If you were filling out a job application to work for public transit in London in the 1950s you would be faced with a very important choice. You would have no idea how important that choice was. In fact, your life depended on it. Take one job and you might be doomed for a life of heart disease and disability, take the other and you’d be fine. Why is this? What does this have to do with me, presumably a non-London bus driver in the 21st century. Continue reading
You know that voice in your head, the annoying one, that stands in the way of all your successes. It’s the one that tells you all the reasons you can’t, won’t, or shouldn’t. We all have it so I’m sure you know what I’m talking about. I’ve been thinking a lot about this voice recently and have noticed some important things. The voice does not work by overpowering you. Its success comes from its endless needling at you until you give in without even realizing you have succumbed. It’s small but relentless. It never fatigues. This is the voice that is preventing you from succesffully losing weight. But you already knew that, its your voice after all.
Recently I made an attempt to create a four week workout program for the staff at the hospital where I work. I called it the 4×4 fitness challenge (you can check it out by clicking here) because it was four workouts each week for four weeks – clever, huh? The reason for the challenge was to emphasize the importance of setting clear goals that are measurable in order to be successful with exercise. I have gone into more detail about this in a prior post that you should check out called The Importance of Measuring. I think that my experience with this challenge illustrates why having clear, measurable goals is so important. Continue reading
Hopefully, many of you have embarked on my 4×4 fitness challenge as many at my work have (shout out to Erika D. for being the Carroll Hospital leader so far!). If you haven’t , it’s not too late – click here. People have already started to see improvements in their fitness levels. Many can now pound out pushups and burpees in week 3 which they couldn’t do so well in week 1. In spite of their hard work there is a recurring issue that people bring up to me all the time with respect to exercise and weight loss. People often complain that, in spite of exercising regularly, they are unable to lose weight. The root of this problem lies in the way that exercise affects appetite. Continue reading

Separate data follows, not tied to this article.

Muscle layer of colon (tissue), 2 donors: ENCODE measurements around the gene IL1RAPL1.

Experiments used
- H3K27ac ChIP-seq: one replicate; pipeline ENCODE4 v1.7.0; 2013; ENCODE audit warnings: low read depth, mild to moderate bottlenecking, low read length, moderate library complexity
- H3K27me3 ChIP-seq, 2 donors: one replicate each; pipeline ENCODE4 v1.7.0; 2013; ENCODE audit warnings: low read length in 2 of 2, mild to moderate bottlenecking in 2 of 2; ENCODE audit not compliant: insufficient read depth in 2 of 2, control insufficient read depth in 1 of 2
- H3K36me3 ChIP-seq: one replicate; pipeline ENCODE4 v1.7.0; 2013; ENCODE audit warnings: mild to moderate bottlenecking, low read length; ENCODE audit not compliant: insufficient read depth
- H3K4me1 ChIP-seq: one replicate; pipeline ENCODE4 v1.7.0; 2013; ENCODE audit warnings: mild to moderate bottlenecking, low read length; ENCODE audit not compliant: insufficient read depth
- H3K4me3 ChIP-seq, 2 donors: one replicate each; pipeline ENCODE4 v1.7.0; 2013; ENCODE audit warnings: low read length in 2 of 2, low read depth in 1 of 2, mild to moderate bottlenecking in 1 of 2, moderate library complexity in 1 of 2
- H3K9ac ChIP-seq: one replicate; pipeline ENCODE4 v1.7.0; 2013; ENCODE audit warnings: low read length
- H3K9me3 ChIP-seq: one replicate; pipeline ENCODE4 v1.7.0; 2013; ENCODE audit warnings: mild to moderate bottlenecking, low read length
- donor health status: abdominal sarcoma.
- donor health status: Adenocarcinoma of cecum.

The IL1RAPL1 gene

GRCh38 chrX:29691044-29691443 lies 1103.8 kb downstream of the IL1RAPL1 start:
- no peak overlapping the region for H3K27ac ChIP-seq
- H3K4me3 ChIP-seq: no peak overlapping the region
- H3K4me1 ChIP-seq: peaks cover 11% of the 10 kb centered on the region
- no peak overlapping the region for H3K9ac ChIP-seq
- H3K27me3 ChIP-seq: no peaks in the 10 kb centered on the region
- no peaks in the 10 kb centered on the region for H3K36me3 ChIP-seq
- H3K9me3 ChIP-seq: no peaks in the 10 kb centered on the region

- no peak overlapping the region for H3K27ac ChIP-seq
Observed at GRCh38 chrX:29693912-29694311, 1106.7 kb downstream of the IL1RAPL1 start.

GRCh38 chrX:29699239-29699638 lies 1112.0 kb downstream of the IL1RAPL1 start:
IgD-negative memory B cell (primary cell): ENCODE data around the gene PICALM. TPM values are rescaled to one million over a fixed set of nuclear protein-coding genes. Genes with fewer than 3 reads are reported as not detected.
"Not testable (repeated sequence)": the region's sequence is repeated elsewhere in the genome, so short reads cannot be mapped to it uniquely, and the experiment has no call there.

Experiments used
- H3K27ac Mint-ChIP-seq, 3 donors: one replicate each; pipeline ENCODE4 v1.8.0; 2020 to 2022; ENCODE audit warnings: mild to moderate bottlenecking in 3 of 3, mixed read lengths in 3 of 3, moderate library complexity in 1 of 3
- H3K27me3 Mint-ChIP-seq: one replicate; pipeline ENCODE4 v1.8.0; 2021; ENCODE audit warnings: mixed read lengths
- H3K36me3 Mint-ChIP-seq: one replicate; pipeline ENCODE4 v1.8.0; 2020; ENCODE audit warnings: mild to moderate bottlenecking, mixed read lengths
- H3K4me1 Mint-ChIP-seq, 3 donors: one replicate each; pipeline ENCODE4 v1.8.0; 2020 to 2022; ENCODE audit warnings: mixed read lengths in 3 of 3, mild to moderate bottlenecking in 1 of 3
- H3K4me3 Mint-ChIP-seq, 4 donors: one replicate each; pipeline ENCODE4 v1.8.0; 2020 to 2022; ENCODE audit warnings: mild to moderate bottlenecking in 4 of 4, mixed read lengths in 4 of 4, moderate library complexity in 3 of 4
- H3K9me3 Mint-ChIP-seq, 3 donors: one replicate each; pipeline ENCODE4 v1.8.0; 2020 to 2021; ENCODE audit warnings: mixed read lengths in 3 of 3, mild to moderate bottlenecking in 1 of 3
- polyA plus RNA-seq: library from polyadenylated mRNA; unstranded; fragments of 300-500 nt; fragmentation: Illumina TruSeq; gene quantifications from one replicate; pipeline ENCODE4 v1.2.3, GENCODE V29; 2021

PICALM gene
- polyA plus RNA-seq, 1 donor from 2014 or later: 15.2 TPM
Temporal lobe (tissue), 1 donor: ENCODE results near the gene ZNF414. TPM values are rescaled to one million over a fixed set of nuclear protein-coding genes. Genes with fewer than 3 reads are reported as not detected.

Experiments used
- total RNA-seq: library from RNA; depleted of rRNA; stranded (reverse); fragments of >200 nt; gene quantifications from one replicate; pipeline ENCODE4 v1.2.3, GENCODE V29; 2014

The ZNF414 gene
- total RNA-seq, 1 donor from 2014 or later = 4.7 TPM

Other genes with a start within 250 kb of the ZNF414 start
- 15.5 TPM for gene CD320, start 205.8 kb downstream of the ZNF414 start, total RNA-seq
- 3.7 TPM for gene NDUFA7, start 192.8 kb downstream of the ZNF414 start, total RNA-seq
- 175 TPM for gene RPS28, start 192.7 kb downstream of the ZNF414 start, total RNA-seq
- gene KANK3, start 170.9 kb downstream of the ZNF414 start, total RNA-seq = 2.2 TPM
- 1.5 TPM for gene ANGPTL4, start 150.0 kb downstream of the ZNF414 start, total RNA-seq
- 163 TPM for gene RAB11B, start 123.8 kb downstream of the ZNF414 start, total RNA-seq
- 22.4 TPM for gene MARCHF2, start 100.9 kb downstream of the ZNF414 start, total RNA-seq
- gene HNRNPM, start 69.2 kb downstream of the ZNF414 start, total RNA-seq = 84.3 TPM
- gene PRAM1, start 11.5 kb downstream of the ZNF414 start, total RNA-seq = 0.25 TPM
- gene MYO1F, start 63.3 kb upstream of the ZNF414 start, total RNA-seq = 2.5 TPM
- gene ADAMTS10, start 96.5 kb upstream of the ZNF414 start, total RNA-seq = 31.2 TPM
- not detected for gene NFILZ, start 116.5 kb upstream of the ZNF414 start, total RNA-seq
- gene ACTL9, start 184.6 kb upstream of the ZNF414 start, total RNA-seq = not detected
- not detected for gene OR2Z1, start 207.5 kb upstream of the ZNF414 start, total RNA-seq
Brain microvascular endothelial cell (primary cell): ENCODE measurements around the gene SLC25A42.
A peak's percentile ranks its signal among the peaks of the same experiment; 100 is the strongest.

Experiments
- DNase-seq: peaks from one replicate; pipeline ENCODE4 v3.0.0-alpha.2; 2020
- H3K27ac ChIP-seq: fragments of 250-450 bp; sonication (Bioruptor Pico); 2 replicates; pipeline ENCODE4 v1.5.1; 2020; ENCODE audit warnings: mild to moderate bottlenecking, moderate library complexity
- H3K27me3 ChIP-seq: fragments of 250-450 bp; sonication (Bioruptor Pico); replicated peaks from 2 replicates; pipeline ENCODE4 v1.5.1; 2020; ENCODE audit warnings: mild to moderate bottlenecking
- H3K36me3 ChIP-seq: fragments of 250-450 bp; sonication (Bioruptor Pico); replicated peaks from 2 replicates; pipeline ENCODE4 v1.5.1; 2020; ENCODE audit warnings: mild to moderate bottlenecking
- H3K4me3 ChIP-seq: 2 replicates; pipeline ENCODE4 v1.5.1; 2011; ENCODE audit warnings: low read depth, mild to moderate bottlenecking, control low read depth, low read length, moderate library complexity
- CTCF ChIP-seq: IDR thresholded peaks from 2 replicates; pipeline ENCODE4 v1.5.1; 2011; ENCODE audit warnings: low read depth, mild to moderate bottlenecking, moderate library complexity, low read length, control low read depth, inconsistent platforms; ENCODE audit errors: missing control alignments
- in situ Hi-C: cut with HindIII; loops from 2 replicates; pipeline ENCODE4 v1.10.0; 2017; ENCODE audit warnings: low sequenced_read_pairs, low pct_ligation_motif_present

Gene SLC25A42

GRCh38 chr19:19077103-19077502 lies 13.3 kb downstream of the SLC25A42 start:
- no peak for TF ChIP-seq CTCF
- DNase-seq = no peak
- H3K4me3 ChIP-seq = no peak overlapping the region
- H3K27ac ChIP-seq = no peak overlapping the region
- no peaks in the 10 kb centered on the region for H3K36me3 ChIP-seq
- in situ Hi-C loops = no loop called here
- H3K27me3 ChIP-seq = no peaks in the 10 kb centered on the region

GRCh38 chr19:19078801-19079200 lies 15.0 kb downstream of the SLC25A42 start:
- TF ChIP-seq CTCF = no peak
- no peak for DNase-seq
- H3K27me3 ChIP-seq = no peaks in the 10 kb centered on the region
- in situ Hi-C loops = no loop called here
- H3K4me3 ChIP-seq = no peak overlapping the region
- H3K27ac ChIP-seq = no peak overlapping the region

People frequently tell me that they have difficulty with exercise. They don’t know where to begin. They don’ t have gym memberships or, if they do, they don’ t know what to do when they get there. They don’t have time. These and many other excuses prompted me to come up with a four week challenge to help people get started on the path to improved fitness. The challenge will involve four different easy, at-home, no equipment workouts to be done every week for four weeks. Each of the workouts is timed and the goal of the challenge is to improve your time over the four week period. This is a challenge where the only person you compete against is yourself. Continue reading
I came across an interesting phrase that my sister-in-law used recently. She referred to some of her friends as “skinny fat”. The term, she explained, referred to people who were a healthy weight but did absolutely nothing to improve their physical fitness. They were skinny on the outside but ‘fat’ on the inside. This raises an important distinction that is essential to grasp if you want to not just be a healthy weight but actually be a healthy person. There is a difference between body weight and health. While it is not possible to be obese and healthy (see my prior post The Myth of the Healthy Obese) it is possible to be normal weight and unhealthy. For this reason it is essential for your health that exercise and proper nutrition (not just calorie restriction) be a regular and central part of your weight loss plan. Your goal should not just be to lose weight, it should be to become a healthier person. Losing the weight is not enough. Continue reading
I think it is clear both from experience and reams of medical research that successful long term weight loss just isn’t likely to be successful unless one commits to both diet and exercise. It is so important that I dedicated 1/3 of my book to explaining exercise physiology in layman’s terms and putting forth the evidence for the most effective type of exercise. While the concept of exercise is nice in theory, in practice, it is much more difficult. Many people just don’t know where to begin. Continue reading